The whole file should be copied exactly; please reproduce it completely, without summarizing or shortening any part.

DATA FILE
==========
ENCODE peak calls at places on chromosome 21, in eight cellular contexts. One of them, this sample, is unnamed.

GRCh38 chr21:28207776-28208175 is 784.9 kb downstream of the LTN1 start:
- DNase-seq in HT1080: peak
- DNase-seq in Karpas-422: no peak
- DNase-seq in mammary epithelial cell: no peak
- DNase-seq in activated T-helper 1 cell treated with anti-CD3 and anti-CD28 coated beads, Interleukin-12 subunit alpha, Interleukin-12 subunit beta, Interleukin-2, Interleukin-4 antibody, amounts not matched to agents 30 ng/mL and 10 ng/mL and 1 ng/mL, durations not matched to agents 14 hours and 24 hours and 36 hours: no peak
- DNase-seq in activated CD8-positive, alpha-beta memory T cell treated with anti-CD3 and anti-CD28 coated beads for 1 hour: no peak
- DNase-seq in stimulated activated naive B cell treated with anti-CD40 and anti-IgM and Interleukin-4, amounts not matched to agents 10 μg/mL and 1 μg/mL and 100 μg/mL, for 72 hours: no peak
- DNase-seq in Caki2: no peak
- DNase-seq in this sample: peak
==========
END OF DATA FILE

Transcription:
ENCODE peak calls at places on chromosome 21, in eight cellular contexts. One of them, this sample, is unnamed.

GRCh38 chr21:28207776-28208175 is 784.9 kb downstream of the LTN1 start:
- DNase-seq in HT1080: peak
- DNase-seq in Karpas-422: no peak
- DNase-seq in mammary epithelial cell: no peak
- DNase-seq in activated T-helper 1 cell treated with anti-CD3 and anti-CD28 coated beads, Interleukin-12 subunit alpha, Interleukin-12 subunit beta, Interleukin-2, Interleukin-4 antibody, amounts not matched to agents 30 ng/mL and 10 ng/mL and 1 ng/mL, durations not matched to agents 14 hours and 24 hours and 36 hours: no peak
- DNase-seq in activated CD8-positive, alpha-beta memory T cell treated with anti-CD3 and anti-CD28 coated beads for 1 hour: no peak
- DNase-seq in stimulated activated naive B cell treated with anti-CD40 and anti-IgM and Interleukin-4, amounts not matched to agents 10 μg/mL and 1 μg/mL and 100 μg/mL, for 72 hours: no peak
- DNase-seq in Caki2: no peak
- DNase-seq in this sample: peak